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Pancreas. 1996 Apr;12(3):248-59.

Expression and function of receptors for extracellular matrix proteins in human ductal adenocarcinomas of the pancreas.

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Department of Medicine, University of Rostock, Germany.


Extracellular matrix proteins (ECM) may influence cellular differentiation via their receptors, the integrins. We recently presented evidence that ductal adenocarcinomas of the pancreas are able to produce ECM in vitro and in vivo (Br J Cancer 1994;49:144-51). This study examines whether pancreatic carcinoma cells are able to interact with ECM by expressing functionally active integrins. In eight human pancreatic tumor cell lines (AsPC-1, BxPC-3, CAPAN-1 and -2, PANC, PaTu-2, -3, and -44) and six xenografted tumors RNA and protein expression of integrin subunits alpha 5 (fibronectin receptor), alpha 6 (laminin receptor), and alpha V (vitronectin receptor) was investigated. In addition, alpha 1-alpha 6 and alpha V as well as beta 1-beta 4 were studied by fluorescence-activated cell sorter analysis. Integrin function was tested by attachment assays. alpha 2, alpha 3, alpha 5, alpha 6, and alpha V as well as beta 1, beta 3, and beta 4 were expressed, at both the RNA and the protein level, by all pancreatic tumors in vitro and in vivo. The tumor cell lines showed dose dependent adhesion to collagen, fibronectin, and laminin. Integrin expression could be modulated in part by serum depletion. None of the tumors showed alpha 1, alpha 4, and beta 2. Tumor cell differentiation or production of ECM was not correlated with integrin expression. Pancreatic ductal adenocarcinomas express a certain pattern of functionally active integrins that enable interaction with most matrix proteins, e.g., collagen, fibronectin, and laminin. Pancreatic adenocarcinomas possess both the ligands and the receptors of the extracellular matrix network. We speculate that through both classes of molecules, the tumor cells may bind to fibroblasts and probably stimulate their growth. However, it remains unclear whether and how integrin-ECM interaction exerts an influence on tumor cell differentiation.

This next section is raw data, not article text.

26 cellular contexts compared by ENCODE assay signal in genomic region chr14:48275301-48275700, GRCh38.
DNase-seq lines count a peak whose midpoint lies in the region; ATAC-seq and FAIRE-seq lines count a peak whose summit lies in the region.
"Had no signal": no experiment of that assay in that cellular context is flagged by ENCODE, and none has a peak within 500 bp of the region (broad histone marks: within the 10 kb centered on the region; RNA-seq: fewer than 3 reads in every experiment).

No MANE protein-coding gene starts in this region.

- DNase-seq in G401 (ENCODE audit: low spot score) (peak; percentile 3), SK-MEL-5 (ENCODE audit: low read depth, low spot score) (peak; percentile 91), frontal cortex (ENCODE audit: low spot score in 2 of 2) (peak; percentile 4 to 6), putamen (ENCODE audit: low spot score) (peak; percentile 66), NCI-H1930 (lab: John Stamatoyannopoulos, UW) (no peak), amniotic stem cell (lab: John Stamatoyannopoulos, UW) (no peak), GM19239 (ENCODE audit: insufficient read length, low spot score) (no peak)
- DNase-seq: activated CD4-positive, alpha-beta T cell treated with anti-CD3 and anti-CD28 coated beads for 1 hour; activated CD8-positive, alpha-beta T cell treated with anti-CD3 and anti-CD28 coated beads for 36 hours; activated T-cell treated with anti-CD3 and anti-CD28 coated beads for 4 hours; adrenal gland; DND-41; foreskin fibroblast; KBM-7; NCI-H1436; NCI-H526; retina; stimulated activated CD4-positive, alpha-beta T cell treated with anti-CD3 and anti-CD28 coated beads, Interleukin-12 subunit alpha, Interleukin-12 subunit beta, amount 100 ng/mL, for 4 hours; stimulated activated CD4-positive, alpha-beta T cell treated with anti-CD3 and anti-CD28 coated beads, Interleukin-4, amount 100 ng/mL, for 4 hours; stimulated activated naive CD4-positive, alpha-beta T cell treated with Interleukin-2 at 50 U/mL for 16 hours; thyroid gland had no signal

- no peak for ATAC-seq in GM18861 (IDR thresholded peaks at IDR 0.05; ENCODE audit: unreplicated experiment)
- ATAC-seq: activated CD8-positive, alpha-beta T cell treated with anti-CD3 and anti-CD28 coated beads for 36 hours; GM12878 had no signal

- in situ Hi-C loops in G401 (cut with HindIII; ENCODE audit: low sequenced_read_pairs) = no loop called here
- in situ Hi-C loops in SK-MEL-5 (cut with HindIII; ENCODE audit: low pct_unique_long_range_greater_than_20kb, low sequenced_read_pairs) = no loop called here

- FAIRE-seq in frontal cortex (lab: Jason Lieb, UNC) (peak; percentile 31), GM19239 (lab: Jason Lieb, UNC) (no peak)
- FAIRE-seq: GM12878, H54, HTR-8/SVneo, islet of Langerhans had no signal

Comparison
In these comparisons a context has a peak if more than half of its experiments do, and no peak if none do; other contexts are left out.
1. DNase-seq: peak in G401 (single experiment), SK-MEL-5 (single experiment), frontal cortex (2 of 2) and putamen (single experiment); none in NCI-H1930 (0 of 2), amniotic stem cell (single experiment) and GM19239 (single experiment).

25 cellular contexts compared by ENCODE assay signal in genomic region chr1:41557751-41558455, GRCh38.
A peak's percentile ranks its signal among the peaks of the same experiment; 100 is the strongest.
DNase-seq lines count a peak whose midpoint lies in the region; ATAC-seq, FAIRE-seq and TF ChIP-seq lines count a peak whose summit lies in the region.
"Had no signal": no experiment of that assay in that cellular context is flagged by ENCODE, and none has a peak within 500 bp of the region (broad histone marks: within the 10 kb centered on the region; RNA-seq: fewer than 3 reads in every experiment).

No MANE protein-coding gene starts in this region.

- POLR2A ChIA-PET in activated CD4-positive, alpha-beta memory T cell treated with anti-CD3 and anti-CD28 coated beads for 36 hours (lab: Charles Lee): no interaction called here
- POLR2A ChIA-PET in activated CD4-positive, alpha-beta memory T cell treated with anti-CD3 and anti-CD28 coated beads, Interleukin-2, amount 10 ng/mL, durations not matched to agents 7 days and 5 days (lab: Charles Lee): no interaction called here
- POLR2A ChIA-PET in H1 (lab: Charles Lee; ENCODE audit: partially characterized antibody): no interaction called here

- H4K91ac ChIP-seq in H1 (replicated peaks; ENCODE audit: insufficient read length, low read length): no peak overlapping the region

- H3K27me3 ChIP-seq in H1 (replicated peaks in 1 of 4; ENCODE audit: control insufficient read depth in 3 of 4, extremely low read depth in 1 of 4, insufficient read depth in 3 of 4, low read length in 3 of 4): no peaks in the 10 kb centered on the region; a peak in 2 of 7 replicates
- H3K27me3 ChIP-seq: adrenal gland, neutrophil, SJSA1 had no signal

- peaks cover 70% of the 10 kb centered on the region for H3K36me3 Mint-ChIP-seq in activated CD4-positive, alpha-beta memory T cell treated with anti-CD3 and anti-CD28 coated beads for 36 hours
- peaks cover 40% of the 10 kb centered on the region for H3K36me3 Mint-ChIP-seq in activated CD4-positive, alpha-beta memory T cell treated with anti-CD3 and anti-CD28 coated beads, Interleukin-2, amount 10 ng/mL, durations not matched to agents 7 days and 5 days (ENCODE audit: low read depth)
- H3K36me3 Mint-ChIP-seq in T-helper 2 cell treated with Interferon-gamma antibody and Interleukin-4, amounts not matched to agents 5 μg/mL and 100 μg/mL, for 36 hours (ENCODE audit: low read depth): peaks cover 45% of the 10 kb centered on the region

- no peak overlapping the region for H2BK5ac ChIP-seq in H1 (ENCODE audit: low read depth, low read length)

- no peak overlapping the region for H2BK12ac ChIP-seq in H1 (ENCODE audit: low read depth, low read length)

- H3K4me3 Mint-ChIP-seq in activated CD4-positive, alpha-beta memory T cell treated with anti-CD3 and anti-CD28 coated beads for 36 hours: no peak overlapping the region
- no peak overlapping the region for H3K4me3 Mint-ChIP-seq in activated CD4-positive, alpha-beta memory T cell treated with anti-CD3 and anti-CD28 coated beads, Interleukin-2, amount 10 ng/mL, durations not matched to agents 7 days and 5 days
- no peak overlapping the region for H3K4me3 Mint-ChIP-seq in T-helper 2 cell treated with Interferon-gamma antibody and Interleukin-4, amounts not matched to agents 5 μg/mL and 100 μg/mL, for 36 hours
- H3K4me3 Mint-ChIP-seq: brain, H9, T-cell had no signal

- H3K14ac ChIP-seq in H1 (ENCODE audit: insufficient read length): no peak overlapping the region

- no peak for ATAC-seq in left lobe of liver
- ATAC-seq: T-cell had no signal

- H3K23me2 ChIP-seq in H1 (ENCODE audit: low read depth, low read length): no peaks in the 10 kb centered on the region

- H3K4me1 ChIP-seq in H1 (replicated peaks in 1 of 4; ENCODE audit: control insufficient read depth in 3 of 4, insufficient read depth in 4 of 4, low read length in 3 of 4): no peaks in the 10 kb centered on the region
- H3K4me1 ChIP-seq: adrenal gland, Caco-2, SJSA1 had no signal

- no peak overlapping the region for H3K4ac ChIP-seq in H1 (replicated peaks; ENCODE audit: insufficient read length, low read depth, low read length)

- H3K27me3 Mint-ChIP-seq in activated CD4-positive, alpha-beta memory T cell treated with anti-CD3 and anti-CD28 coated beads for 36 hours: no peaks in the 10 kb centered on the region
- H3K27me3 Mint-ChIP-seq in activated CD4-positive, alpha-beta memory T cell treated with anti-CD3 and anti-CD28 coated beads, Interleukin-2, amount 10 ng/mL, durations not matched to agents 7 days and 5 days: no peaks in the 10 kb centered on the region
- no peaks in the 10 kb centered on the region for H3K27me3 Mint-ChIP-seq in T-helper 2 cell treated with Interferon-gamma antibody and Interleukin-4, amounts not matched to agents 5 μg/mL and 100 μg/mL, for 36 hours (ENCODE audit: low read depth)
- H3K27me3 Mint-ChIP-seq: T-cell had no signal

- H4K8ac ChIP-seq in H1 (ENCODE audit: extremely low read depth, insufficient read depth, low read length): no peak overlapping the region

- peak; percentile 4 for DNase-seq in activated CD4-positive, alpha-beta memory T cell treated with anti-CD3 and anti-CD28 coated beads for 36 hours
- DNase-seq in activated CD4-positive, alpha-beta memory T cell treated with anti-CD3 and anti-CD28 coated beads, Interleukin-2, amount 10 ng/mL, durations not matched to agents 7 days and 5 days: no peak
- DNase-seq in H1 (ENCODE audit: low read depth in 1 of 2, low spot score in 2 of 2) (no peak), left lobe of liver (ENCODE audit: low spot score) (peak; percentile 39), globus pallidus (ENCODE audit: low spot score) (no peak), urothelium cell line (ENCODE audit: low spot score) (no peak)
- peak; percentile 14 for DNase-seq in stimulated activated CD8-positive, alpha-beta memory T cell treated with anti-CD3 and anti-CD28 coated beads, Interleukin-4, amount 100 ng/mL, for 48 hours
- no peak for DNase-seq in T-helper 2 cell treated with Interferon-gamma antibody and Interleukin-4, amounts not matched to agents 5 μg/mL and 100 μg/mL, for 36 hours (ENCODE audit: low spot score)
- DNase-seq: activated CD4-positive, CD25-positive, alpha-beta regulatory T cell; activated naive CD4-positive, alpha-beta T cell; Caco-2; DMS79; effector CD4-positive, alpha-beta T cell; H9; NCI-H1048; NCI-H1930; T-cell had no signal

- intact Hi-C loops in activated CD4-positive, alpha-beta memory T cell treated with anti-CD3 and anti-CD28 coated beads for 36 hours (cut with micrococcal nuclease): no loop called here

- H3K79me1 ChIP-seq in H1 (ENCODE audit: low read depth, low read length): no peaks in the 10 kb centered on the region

[Indexed for MEDLINE]

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